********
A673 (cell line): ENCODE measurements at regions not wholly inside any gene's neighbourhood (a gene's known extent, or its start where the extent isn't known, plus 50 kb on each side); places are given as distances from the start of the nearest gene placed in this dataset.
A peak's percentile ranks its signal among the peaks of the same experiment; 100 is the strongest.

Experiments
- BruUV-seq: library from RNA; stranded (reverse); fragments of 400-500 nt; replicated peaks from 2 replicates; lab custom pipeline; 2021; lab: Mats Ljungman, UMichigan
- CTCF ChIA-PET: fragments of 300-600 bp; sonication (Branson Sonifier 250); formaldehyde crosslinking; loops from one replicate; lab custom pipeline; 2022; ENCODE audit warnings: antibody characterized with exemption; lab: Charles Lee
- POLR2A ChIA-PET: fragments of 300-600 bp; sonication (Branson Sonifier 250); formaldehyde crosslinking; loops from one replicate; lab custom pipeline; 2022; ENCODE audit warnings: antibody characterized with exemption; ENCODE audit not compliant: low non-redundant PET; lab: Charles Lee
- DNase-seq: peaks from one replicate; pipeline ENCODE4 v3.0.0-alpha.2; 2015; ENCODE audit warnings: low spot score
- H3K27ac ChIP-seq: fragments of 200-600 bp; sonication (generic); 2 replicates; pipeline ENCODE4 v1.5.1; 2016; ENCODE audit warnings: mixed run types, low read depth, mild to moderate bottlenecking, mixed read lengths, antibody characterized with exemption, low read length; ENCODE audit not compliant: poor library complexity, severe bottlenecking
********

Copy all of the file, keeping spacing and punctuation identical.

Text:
A673 (cell line): ENCODE measurements at regions not wholly inside any gene's neighbourhood (a gene's known extent, or its start where the extent isn't known, plus 50 kb on each side); places are given as distances from the start of the nearest gene placed in this dataset.
A peak's percentile ranks its signal among the peaks of the same experiment; 100 is the strongest.

Experiments
- BruUV-seq: library from RNA; stranded (reverse); fragments of 400-500 nt; replicated peaks from 2 replicates; lab custom pipeline; 2021; lab: Mats Ljungman, UMichigan
- CTCF ChIA-PET: fragments of 300-600 bp; sonication (Branson Sonifier 250); formaldehyde crosslinking; loops from one replicate; lab custom pipeline; 2022; ENCODE audit warnings: antibody characterized with exemption; lab: Charles Lee
- POLR2A ChIA-PET: fragments of 300-600 bp; sonication (Branson Sonifier 250); formaldehyde crosslinking; loops from one replicate; lab custom pipeline; 2022; ENCODE audit warnings: antibody characterized with exemption; ENCODE audit not compliant: low non-redundant PET; lab: Charles Lee
- DNase-seq: peaks from one replicate; pipeline ENCODE4 v3.0.0-alpha.2; 2015; ENCODE audit warnings: low spot score
- H3K27ac ChIP-seq: fragments of 200-600 bp; sonication (generic); 2 replicates; pipeline ENCODE4 v1.5.1; 2016; ENCODE audit warnings: mixed run types, low read depth, mild to moderate bottlenecking, mixed read lengths, antibody characterized with exemption, low read length; ENCODE audit not compliant: poor library complexity, severe bottlenecking